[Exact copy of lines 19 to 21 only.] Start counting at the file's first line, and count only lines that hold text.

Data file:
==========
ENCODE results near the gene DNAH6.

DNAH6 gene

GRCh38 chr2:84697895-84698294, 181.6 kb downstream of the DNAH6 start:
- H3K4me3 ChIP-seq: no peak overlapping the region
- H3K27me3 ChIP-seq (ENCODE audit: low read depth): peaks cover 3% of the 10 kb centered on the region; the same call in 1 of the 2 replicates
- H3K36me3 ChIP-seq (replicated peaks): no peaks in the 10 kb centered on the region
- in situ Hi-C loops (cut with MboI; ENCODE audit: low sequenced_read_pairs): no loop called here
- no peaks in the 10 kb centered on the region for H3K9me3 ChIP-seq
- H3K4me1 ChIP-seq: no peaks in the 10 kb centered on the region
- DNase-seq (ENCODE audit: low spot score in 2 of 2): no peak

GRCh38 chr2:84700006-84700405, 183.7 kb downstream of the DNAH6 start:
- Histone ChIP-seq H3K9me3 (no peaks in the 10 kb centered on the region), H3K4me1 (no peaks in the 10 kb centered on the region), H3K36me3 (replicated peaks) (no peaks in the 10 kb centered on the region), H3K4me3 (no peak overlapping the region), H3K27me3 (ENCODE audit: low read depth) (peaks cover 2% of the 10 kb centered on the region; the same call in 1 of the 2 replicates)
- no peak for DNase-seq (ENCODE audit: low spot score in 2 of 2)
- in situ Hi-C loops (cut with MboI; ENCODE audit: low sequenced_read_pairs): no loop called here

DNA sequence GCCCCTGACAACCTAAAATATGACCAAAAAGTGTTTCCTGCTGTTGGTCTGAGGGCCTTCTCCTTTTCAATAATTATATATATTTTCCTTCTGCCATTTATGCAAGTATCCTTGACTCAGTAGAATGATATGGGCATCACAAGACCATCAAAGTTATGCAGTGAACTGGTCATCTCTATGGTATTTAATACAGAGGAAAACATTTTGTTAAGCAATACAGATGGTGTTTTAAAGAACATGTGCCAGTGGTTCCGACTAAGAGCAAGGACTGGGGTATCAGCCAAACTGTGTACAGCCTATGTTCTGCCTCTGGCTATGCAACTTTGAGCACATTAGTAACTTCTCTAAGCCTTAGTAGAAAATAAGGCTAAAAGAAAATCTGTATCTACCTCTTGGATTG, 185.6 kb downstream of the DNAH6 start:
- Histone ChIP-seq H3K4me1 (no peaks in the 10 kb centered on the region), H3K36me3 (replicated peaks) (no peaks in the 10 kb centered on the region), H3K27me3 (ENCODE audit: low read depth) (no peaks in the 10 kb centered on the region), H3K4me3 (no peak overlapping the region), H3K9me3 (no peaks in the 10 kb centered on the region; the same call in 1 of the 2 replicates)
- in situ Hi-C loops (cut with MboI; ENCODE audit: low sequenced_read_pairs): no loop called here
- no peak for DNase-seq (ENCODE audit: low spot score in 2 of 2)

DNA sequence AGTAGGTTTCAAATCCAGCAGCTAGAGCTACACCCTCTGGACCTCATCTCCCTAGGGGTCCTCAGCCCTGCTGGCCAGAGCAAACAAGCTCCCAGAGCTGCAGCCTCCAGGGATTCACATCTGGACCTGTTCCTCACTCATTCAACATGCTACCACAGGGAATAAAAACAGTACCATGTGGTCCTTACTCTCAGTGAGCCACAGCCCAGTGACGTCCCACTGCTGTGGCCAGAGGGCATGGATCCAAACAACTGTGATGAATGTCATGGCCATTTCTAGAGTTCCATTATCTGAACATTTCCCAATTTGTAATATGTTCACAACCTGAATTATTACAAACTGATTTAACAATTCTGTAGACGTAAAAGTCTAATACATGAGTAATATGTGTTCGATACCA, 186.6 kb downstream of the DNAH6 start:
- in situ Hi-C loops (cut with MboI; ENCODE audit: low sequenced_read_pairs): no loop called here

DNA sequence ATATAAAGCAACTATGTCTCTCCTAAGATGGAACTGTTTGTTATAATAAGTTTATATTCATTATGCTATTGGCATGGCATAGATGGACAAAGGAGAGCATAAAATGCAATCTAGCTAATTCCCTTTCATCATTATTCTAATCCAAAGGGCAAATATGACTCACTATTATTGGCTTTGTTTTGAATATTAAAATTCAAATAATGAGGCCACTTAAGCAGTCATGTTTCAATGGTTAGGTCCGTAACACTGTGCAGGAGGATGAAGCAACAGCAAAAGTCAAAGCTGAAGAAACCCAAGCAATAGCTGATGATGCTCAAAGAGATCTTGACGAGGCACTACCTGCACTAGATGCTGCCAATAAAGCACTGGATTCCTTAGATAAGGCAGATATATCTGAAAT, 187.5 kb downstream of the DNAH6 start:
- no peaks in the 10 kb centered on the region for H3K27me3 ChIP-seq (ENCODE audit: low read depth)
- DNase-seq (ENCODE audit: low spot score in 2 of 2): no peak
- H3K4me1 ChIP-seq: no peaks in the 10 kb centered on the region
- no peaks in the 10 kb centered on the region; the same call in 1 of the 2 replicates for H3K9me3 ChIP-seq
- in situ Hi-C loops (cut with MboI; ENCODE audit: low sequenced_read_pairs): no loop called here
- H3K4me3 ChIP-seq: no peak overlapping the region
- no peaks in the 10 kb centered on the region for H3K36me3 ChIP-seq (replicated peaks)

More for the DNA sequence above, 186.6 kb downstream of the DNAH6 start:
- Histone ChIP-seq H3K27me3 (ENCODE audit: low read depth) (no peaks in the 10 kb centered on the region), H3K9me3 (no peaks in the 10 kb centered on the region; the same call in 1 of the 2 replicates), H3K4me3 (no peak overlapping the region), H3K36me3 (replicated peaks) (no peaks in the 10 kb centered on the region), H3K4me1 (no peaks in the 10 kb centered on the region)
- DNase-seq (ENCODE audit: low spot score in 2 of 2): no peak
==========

DNA sequence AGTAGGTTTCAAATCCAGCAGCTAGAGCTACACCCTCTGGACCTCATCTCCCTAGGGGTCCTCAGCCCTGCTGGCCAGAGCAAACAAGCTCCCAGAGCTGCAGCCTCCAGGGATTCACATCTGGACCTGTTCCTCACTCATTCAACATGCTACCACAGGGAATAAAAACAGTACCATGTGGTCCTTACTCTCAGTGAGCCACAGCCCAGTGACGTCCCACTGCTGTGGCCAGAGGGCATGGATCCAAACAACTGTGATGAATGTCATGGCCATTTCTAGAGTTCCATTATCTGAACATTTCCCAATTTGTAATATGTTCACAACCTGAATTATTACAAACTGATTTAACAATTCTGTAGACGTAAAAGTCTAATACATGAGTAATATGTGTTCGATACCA, 186.6 kb downstream of the DNAH6 start:
- in situ Hi-C loops (cut with MboI; ENCODE audit: low sequenced_read_pairs): no loop called here

DNA sequence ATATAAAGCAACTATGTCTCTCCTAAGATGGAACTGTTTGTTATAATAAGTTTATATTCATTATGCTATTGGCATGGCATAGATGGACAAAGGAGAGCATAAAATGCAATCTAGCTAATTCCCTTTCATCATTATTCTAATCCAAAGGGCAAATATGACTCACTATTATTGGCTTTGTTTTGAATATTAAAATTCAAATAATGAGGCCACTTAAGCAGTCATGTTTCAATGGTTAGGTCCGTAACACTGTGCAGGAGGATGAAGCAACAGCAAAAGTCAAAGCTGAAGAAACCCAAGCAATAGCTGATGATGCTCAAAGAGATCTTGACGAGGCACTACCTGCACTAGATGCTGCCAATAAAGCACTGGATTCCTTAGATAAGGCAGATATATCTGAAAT, 187.5 kb downstream of the DNAH6 start: